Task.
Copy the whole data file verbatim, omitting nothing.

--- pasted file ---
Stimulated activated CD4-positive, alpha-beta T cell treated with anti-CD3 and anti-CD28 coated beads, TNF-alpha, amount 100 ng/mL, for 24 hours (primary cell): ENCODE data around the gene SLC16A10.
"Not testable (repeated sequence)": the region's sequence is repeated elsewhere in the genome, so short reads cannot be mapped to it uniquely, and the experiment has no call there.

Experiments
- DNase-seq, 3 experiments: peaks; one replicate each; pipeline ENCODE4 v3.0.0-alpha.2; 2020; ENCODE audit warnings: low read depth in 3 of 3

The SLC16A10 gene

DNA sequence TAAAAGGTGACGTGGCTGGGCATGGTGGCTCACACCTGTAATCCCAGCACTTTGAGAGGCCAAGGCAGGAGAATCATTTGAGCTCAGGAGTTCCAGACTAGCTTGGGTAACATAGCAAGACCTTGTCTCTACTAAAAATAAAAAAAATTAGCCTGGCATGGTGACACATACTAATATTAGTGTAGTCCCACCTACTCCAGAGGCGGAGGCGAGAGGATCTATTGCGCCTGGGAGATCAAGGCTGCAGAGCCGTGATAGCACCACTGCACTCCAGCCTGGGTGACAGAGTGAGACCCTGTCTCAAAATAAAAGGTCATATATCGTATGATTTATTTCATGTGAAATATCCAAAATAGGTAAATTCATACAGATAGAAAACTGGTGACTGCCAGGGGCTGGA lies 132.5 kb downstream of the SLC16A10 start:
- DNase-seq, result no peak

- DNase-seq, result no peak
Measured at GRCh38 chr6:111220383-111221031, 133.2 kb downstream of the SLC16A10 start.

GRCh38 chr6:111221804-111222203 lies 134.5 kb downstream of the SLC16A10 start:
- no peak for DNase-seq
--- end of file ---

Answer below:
Stimulated activated CD4-positive, alpha-beta T cell treated with anti-CD3 and anti-CD28 coated beads, TNF-alpha, amount 100 ng/mL, for 24 hours (primary cell): ENCODE data around the gene SLC16A10.
"Not testable (repeated sequence)": the region's sequence is repeated elsewhere in the genome, so short reads cannot be mapped to it uniquely, and the experiment has no call there.

Experiments
- DNase-seq, 3 experiments: peaks; one replicate each; pipeline ENCODE4 v3.0.0-alpha.2; 2020; ENCODE audit warnings: low read depth in 3 of 3

The SLC16A10 gene

DNA sequence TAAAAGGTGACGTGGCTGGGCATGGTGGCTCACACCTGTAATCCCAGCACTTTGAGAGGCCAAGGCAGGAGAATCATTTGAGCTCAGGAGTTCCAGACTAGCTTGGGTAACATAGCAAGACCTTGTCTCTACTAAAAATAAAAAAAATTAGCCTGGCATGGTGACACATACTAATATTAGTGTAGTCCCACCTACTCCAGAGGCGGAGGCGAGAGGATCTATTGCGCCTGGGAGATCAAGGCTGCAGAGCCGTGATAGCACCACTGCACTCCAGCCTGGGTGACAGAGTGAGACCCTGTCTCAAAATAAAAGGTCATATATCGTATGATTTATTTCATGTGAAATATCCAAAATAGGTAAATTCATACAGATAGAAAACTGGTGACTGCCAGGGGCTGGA lies 132.5 kb downstream of the SLC16A10 start:
- DNase-seq, result no peak

- DNase-seq, result no peak
Measured at GRCh38 chr6:111220383-111221031, 133.2 kb downstream of the SLC16A10 start.

GRCh38 chr6:111221804-111222203 lies 134.5 kb downstream of the SLC16A10 start:
- no peak for DNase-seq